Black-winged stilt chicks hatch in England for first time in decades


This video is called Nesting of Black-winged Stilt in Hong Kong Wetland Park.

From Wildlife Extra:

Black-winged stilt chicks hatch in southern England for first time in 27 years

The Mediterranean wading bird, the black-winged stilt, has hatched its first chicks safely on English soil for the first time in nearly 30 years.

Black-winged stilts are large black-and-white waders that are usually found in the Mediterranean, but it is thought that a dry spell in southern Spain brought the birds to southern Britain.

The last successful British breeding attempt by black-winged stilts was in Norfolk in 1987.

To protect the nest this year the RSPB organised a 24-hour watch with the help of a rota of volunteers.

“It’s very exciting that the chicks are beginning to hatch,” said RSPB Cliffe Pools warden Andy Daw. “We managed to protect the eggs, but there are still challenges ahead because the chicks will become more vulnerable to predation.

Cliffe Pools has 10 per cent of the UK’s saline lagoons, a very rare habitat which gives the black-winged stilts what they need to breed and raise chicks.

“In terms of people viewing the birds, at the moment they are on an island but the water is too deep for feeding so they will probably swim the chicks across so they can feed in shallower waters around the coastguard flats, which may make them a bit more difficult to see.”

Godwit spring migration has already started


This video from Hong Kong says about itself:

A lot of the color out on the mudflats during the northerly migration through Hong Kong is from the Black-tailed Godwits. Here is a video of some of the thousands of them as they gather ahead of the rising tide. There is one Asian Dowitcher amongst them in the early part of the video.

Videoscoped with a Sony RX 100 and Swarovski STX 95 mm Scope and DCB 11 Adapter

Mai Po Nature Reserve, Hong Kong, China.

April 2013.

Translated from BirdLife in the Netherlands:

Godwits with transmitters are migrating from West Africa to southern Europe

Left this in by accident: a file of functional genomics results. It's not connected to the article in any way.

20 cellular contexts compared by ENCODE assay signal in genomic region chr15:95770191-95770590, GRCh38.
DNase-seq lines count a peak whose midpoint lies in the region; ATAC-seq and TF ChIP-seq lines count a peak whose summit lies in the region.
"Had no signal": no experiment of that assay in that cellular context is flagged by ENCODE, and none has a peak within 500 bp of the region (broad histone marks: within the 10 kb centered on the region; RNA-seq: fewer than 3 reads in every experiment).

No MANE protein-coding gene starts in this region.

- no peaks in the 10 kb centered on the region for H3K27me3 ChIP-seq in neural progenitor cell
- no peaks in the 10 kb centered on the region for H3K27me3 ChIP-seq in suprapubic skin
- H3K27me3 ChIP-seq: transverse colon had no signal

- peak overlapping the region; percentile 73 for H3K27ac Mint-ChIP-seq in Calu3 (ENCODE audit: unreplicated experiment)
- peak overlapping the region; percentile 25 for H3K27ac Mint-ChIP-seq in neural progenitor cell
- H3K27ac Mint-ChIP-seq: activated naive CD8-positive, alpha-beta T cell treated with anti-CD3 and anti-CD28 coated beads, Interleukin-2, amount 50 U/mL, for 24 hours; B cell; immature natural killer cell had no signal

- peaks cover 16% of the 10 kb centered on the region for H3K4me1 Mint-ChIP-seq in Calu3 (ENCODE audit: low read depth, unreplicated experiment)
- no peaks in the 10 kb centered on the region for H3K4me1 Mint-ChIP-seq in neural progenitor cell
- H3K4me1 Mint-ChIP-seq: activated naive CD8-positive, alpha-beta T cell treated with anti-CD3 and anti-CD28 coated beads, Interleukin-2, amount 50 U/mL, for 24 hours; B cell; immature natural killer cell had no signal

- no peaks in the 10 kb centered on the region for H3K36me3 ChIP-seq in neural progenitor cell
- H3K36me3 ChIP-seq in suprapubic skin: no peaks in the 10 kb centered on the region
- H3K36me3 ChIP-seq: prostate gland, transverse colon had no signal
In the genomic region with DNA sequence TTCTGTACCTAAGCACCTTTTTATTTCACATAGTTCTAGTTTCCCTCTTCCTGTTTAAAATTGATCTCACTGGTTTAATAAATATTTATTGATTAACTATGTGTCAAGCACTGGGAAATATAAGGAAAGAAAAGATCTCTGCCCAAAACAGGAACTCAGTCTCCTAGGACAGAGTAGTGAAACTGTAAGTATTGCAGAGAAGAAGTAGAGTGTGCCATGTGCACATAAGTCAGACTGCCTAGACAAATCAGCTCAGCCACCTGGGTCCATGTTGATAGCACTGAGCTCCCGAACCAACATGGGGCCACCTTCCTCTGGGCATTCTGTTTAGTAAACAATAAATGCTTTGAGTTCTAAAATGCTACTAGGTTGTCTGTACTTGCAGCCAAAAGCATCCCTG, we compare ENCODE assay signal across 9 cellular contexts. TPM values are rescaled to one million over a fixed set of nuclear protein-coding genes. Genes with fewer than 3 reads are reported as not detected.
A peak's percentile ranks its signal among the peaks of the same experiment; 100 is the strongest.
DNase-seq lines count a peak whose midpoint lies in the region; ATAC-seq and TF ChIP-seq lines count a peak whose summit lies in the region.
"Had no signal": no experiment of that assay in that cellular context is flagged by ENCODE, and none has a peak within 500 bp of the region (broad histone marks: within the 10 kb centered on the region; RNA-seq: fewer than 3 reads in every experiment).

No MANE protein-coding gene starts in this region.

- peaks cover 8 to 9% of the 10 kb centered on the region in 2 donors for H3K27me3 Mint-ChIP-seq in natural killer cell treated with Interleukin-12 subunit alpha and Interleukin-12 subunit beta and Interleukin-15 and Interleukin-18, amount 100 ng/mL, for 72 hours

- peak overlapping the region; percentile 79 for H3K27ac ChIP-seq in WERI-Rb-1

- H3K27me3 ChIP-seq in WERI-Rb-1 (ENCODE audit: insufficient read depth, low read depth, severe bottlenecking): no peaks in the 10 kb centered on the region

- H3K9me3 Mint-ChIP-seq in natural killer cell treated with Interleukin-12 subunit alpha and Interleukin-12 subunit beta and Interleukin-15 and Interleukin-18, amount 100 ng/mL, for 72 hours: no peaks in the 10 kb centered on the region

Tuesday, December 17, 2013

‘Amalia’ and ‘Amsterdam’ are two black-tailed godwits with transmitters of the ‘Kening fan ‘e Greide’ project. They left last summer to West Africa (Mauritania) to hibernate, but have recently started to go back north. Both birds are staying in the Coto Doñana, Southern Spain.

Bird migration is often very different from the simple idea: away in the autumn, back in the spring. This appears from the adventures of eleven godwits with transmitters of the ‘Kening fan ‘e Greide’ project, which were fitted with backpack transmitters, by Theunis Piersma’s research group, in Extremadura (Spain) in February 2013. Almost all Dutch godwits proved to leave our country early. In mid-July there were already five godwits in Africa south of the Sahara. Only one transmitter godwit was still in the Netherlands, another one stayed at the breeding grounds in Iceland. The rest remained in southern Spain for long.

Amalia and Amsterdam push northwards

Amalia, who stayed in the breeding season at Britswerd (Friesland), was until recently in Mauritania. On December 11, Amalia, however, was already discovered in southern Spain, in the Coto Doñana. So, a long way to the north. Amsterdam, in 2013, bred in Ameland; left Mauritania on December 10 and was also found in the Coto Doñana on December 15. Here are also two transmitter godwits which have not gone to Africa: Nantes and Rotterdam, an Icelandic godwit.

Nouakchott in Sierra Leone

In addition to these four godwits, godwit ‘Brussel’ also stays on the Iberian Peninsula, in southern Portugal. Brussel last spring did not migrate to the north, but resided in the south of Spain and Portugal all year. The other birds in this research are still in West Africa. Two (Lisbon and Badajoz) in southern Mauritania, two (Bissau and Madrid) in Guinea Bissau and one (Paris) is in Guinea. Nouakchott finally spends the winter as the most southern godwit of all, in Sierra Leone.

Not yet in the Netherlands

So, while winter is yet really to come, our godwits already looking to the north, in the direction of the nesting area. However, even if there won’t be a harsh winter, we will still have to wait for the godwits: they won’t be coming until February to the Netherlands and with a little bad luck in March.

Follow the journeys of Amalia and other godwits on www.keningfanegreide.nl.

Sign the petition to protect the habitat of grassland birds: www.redderijkeweide.nl.

Enhanced by Zemanta